As the Senate approaches the end of its debate on the National Defense Authorization Act (NDAA) for Fiscal Year 2019, provisions of the bill regarding access to and review of information technology code deserve close attention. These sections, if enacted, would significantly impact Department of Defense contractors and also would affect matters associated with investments subject to review by U.S. national security agencies.
As drafted, the provisions could expose current and prospective contractors to intrusive scrutiny and significant risks. They lack clarity on key definitions, leaving the precise scope of those risks unclear. We summarize major issues and concerns below. We expect these provisions to receive scrutiny during the House-Senate conference on the NDAA over the summer.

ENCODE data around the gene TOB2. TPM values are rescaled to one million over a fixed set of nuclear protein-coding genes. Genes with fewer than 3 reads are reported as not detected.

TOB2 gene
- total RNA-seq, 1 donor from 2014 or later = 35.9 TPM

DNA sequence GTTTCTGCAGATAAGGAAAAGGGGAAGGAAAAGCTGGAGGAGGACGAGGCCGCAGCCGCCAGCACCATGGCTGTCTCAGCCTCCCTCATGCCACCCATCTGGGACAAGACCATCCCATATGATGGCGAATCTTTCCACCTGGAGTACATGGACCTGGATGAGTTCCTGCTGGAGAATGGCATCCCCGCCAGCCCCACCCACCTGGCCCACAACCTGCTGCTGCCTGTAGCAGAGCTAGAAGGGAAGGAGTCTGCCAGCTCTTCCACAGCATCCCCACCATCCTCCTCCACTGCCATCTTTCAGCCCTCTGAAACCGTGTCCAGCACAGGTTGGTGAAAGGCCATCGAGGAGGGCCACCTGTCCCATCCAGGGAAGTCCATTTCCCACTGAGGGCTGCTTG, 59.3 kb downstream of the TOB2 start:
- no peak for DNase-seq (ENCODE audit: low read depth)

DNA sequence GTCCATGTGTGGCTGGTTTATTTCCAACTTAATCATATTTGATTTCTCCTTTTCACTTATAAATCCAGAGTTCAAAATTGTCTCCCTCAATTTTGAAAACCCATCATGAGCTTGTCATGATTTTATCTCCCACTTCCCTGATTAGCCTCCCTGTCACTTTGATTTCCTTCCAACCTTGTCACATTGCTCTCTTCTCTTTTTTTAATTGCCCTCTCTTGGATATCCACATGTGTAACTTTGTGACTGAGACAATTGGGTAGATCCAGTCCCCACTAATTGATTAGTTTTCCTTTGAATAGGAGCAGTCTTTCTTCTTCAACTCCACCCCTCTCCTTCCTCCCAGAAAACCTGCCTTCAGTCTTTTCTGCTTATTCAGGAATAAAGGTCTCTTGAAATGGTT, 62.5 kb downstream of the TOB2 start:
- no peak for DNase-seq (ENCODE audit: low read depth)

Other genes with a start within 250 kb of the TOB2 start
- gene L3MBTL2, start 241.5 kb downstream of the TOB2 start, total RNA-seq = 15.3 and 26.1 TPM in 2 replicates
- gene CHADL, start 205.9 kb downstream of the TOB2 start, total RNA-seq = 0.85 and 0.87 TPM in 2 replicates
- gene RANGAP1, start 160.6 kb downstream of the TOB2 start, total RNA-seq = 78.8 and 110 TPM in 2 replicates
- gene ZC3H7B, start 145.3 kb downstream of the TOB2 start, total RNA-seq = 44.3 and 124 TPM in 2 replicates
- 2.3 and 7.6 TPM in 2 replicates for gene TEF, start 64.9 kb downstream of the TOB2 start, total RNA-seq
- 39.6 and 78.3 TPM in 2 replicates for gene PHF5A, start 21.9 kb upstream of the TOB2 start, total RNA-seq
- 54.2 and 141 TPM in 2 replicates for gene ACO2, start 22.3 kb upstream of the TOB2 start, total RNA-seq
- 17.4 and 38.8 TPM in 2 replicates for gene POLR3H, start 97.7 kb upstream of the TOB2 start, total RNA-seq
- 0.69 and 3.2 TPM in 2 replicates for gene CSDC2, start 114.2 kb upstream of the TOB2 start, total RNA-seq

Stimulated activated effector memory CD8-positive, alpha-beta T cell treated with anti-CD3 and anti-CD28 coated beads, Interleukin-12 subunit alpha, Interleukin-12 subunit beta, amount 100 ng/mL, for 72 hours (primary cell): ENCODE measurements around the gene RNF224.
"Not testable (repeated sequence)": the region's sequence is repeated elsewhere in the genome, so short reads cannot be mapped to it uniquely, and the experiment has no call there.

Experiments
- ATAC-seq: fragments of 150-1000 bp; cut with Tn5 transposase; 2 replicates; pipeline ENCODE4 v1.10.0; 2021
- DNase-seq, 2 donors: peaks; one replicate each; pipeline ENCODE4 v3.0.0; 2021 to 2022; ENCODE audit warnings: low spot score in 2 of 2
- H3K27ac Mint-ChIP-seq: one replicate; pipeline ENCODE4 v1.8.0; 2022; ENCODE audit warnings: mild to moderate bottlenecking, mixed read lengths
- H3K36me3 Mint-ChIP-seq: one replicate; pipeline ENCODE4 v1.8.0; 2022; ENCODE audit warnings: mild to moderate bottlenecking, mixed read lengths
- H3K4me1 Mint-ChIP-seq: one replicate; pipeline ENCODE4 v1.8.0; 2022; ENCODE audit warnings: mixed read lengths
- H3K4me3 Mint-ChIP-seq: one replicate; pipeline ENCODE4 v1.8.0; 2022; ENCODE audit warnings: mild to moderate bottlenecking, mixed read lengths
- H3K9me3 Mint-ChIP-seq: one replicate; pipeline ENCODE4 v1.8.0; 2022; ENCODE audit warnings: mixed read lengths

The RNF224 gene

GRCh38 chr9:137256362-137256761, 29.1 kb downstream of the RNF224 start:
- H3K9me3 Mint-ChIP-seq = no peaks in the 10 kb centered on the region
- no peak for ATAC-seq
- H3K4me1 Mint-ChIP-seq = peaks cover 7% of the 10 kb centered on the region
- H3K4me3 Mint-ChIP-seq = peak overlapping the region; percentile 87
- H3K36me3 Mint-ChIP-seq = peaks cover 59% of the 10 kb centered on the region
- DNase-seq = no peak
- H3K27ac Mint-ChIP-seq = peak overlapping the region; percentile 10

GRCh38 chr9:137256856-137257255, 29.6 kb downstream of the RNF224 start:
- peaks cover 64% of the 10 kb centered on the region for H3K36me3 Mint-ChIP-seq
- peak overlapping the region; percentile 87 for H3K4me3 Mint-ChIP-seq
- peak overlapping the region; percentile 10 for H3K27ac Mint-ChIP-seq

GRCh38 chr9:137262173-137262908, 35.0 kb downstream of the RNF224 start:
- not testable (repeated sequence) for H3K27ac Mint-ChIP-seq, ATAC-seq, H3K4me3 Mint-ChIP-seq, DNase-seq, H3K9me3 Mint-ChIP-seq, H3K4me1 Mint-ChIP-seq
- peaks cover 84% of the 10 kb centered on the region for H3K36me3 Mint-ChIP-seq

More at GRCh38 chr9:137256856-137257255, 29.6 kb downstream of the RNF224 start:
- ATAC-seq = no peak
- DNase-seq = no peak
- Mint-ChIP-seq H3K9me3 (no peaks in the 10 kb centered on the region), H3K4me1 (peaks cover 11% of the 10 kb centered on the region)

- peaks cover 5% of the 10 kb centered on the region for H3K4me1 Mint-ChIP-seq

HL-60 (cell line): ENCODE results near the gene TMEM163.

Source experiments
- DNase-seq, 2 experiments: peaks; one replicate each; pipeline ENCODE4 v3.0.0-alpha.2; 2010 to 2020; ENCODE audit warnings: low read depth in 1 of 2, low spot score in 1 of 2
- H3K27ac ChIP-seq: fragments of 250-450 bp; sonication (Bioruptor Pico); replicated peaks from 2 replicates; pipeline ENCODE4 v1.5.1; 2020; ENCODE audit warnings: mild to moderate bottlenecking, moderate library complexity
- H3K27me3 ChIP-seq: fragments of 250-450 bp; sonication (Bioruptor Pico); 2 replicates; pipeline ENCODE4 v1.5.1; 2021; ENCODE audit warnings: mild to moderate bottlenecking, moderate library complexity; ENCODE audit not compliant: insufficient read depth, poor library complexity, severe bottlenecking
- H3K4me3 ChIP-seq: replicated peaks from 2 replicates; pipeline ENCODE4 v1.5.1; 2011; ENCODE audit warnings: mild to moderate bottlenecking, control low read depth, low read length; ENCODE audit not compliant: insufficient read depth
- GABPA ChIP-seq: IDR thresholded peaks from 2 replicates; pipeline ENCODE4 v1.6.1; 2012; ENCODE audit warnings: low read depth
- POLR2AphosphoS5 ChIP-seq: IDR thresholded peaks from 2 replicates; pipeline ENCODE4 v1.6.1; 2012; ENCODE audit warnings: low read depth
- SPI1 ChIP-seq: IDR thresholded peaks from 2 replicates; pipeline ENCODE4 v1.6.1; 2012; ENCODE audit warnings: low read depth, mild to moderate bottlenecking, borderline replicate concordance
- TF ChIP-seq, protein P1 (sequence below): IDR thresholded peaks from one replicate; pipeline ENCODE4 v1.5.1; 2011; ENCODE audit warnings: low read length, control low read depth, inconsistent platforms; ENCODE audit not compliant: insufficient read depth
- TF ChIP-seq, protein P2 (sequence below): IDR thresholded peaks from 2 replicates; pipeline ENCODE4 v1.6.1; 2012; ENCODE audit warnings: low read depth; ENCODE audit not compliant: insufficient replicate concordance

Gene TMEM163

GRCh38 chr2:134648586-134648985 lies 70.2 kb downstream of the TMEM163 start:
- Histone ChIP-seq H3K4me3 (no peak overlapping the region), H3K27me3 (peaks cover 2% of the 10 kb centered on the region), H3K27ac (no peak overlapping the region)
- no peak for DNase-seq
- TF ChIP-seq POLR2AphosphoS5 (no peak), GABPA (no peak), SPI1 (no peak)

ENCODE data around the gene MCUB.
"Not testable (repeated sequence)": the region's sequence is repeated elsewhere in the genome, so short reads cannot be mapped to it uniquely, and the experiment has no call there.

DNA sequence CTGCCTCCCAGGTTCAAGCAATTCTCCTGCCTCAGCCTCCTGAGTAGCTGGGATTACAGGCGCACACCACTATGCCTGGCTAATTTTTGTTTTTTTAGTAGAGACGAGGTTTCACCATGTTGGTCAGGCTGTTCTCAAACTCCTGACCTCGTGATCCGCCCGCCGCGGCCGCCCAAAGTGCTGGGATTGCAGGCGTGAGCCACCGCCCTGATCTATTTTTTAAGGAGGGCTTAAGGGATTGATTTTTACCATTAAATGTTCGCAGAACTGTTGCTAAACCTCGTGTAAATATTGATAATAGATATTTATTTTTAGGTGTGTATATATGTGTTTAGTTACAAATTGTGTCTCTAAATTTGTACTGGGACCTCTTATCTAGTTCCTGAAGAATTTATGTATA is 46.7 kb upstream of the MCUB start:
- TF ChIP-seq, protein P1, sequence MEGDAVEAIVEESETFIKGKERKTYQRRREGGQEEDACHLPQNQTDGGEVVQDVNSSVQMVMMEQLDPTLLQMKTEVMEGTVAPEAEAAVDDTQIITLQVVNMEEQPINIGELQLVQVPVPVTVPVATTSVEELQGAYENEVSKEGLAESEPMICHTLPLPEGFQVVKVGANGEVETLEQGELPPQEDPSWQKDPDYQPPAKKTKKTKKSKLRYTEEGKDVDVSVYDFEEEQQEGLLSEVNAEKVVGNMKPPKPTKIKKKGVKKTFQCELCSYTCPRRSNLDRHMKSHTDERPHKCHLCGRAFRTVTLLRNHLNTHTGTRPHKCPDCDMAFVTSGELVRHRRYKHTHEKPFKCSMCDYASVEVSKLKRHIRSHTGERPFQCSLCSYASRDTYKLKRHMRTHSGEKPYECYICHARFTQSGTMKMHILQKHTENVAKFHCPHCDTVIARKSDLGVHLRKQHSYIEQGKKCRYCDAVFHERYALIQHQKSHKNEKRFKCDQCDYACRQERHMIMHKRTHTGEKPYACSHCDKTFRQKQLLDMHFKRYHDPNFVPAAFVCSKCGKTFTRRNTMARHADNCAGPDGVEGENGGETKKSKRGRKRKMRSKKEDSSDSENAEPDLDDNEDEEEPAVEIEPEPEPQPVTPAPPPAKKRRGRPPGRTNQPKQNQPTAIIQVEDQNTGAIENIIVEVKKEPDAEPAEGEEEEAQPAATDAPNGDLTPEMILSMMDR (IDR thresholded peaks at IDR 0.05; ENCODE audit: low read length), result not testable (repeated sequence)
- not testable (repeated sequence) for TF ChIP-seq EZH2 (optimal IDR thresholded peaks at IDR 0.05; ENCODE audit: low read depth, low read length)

Synopsis of the Proposed Legislation
Three sections of the Senate’s version of the NDAA, which passed the Senate Armed Services Committee in May, would establish new rules designed to mitigate “risks posed by providers of information technology with obligations to foreign governments.” Those risks involve the access that foreign governments may have to code in products or services that are offered to the Department of Defense. The provisions also impose new disclosure requirements on the efforts of a prospective vendor to obtain a license under the Export Administration Regulations (“EAR”) or the International Traffic in Arms Regulation (“ITAR”).
The pending legislation would require proactive disclosure of those matters, and would impose an ongoing duty to supplement those disclosures during the period of performance on the contract. The Secretary of Defense would be authorized to assess and mitigate any resulting national security risks through contractual provisions or other performance requirements.